agreement? Is the promised advertising actually delivered and is it very effective?
If you hear extensive complaints, you should probably keep looking.
the Document is a Required Disclosure
The franchise disclosure document is a legal document the
Federal Trade Commission requires franchisors to provide to prospective franchisees
before selling a franchise. There are 23 different sections that a franchisor
is required to disclose, from potential litigation or bankruptcy issues, to
initial fees, other fees and financial statements. Don't get overwhelmed, as
the entire document can run several dozen pages. This document can contain a
treasure trove of information. And any omission is a potential legal liability
to the franchisor, so it is worth your time to be thorough in your review.
As always, itís a good idea to seek professional advice
before investing in a new business.
Save money and potential headaches with these debit card
use in-network ATMs. All debit cards are also ATM cards
and used by many to access cash. One of the most common fees appears when
you use an out-of-network ATM.
What you can do: Understand the ATM fees charged by your
bank. Only choose a bank that provides free ATM withdrawals for in-network
locations. Look at the back of your debit card to see what ATM networks
are considered in-network. Then use only those ATMs.
protection benefits are different. Most credit cards
provide zero liability on any unauthorized charges. Debit cards also
provide protection against fraudulent purchases, but there may be
limitations depending on which financial institution issued your card.
According to federal law, here is the maximum amount of fraudulent
transactions you'll be responsible for depending on when you notify your
bank that your card is lost or stolen:
What you can do: Immediately notify your financial
institution as soon as you realize that your debit card is lost or stolen.
Frequently review transactions online to identify any unknown charges.
Also check with your bank to verify the liability coverage and the timing
required to report fraud on your debit card.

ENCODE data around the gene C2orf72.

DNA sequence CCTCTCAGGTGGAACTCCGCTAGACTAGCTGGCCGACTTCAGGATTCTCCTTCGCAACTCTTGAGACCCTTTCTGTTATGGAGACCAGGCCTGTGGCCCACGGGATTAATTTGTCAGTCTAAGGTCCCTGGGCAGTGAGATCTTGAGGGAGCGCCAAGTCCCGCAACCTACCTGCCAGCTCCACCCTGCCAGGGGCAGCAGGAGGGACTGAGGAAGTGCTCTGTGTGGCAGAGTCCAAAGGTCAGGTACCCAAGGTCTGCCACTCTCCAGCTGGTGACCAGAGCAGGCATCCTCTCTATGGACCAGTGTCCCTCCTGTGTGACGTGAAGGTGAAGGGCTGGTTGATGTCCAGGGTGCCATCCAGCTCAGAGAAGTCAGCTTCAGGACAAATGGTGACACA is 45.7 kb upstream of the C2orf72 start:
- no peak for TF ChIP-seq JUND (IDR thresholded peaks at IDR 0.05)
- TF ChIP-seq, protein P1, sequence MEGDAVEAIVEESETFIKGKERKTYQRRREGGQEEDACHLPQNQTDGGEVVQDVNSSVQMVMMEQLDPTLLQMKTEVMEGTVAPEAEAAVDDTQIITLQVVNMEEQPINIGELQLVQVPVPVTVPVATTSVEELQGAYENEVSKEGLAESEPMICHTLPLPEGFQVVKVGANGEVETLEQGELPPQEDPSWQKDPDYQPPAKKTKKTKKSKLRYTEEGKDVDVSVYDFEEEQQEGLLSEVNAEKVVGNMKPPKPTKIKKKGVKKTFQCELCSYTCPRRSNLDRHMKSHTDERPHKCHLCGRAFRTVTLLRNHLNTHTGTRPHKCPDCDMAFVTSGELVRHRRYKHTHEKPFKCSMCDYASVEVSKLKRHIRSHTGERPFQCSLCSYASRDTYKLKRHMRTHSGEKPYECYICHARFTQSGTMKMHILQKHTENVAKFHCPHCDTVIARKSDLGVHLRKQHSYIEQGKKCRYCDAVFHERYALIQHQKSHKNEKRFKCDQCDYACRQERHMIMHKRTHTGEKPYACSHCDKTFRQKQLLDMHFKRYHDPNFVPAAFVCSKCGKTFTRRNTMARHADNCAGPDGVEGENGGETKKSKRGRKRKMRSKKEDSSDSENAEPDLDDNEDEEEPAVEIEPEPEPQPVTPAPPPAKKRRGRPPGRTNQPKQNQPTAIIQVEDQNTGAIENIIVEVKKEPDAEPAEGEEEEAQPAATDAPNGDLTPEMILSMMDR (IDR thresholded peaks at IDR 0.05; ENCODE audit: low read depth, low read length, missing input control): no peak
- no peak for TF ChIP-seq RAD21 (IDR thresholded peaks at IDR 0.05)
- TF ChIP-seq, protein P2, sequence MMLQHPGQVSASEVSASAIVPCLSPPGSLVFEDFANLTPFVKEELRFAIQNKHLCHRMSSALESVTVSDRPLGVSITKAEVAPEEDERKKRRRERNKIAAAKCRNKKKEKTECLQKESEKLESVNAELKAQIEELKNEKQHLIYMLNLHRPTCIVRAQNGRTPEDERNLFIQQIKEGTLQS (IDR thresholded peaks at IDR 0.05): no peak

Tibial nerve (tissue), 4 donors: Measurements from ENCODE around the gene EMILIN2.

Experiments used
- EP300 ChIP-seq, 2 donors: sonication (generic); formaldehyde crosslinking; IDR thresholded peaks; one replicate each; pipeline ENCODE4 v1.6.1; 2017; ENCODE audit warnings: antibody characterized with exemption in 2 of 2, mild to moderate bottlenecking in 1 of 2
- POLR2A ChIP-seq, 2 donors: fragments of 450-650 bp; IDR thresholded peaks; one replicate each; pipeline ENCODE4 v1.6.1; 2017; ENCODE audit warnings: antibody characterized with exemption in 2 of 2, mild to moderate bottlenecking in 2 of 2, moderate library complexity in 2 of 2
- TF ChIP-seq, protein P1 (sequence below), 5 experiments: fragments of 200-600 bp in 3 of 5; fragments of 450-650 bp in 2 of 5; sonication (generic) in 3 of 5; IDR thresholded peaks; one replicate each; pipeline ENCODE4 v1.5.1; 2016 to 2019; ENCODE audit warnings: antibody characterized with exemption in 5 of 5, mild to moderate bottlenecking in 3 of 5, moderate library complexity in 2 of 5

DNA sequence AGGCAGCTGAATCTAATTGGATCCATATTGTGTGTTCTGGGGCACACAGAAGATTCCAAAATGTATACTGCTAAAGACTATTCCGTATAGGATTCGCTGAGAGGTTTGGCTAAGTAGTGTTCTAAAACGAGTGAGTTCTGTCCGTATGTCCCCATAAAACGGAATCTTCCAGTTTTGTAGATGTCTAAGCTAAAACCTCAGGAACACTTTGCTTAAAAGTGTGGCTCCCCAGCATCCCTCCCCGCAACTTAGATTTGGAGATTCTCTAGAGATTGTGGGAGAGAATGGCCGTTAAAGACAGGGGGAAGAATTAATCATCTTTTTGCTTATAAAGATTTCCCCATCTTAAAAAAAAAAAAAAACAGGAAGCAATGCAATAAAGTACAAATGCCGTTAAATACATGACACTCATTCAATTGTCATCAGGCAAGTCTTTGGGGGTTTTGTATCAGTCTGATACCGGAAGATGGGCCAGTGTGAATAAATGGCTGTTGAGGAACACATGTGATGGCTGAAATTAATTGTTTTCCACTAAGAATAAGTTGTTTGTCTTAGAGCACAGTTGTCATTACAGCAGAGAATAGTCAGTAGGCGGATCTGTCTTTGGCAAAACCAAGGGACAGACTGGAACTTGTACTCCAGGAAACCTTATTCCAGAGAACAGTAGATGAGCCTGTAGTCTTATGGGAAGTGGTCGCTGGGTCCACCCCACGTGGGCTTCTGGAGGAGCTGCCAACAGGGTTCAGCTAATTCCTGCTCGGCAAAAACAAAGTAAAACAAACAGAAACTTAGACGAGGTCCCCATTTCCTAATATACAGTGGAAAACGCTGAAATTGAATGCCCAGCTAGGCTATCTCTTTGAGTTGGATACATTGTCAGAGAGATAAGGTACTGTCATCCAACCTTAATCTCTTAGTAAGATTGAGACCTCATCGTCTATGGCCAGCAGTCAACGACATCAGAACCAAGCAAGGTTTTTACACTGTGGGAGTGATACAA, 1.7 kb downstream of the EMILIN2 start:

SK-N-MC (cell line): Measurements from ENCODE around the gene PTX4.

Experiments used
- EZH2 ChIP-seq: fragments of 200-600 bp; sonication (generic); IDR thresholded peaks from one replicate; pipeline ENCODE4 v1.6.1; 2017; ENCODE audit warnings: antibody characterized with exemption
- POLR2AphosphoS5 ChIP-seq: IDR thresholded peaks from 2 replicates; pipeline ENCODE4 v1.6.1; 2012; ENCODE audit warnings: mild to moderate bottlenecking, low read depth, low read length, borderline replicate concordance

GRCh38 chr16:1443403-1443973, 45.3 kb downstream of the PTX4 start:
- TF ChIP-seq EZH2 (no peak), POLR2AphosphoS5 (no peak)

notify your bank before any unauthorized charges are made:
two business days: Up to $50
two business days but within 60 days: Up to $500
to notify within 60 days: Unlimited
multiple ways to access your cash. If your debit card
gets lost or stolen, have another way to pay bills until your new debit
card is issued. This is especially true if you're traveling.
What you can do: Ask your bank about its options for
issuing multiple debit cards for the same checking account. If you're
opening an account other than a free checking account, ask about potential
fees, service charges and balance limitations.
debit card is not always the best payment method.
Remember that a debit card provides financial access to your bank account.
If it goes bad, your ability to pay other bills can be affected. For
example, a stolen debit card may require you to lock your checking
account. What does that mean for your other outstanding payments, like
your mortgage, vehicles or utilities? Your financial life can be thrown
What you can do: Avoid using a debit card on websites
that are targets for scammers. Avoid using it for air travel given all the
recently cancelled flights, as you could easily empty your checking
account while trying to get refunds. Consider having a separate bank
account as a backup in case the account linked to your debit card needs to
be shut down.
While debit cards are quickly overtaking checks and cash as the most popular
method of payment, it is important to evolve your use of them to maximize their
benefit to you.
As always, should you have any questions or concerns
regarding your tax situation please feel free to call.
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information contained in this newsletter is of a general nature and should not
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contact our office.
Timothy W. Tuttle & Associates